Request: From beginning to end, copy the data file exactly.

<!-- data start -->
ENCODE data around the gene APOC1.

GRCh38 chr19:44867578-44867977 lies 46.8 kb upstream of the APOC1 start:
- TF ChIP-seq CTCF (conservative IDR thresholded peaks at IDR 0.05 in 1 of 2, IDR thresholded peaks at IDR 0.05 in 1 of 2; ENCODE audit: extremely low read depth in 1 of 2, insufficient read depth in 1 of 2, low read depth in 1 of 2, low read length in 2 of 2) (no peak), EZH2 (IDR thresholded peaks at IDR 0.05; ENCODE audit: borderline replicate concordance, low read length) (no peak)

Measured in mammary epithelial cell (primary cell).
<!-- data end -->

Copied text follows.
ENCODE data around the gene APOC1.

GRCh38 chr19:44867578-44867977 lies 46.8 kb upstream of the APOC1 start:
- TF ChIP-seq CTCF (conservative IDR thresholded peaks at IDR 0.05 in 1 of 2, IDR thresholded peaks at IDR 0.05 in 1 of 2; ENCODE audit: extremely low read depth in 1 of 2, insufficient read depth in 1 of 2, low read depth in 1 of 2, low read length in 2 of 2) (no peak), EZH2 (IDR thresholded peaks at IDR 0.05; ENCODE audit: borderline replicate concordance, low read length) (no peak)

Measured in mammary epithelial cell (primary cell).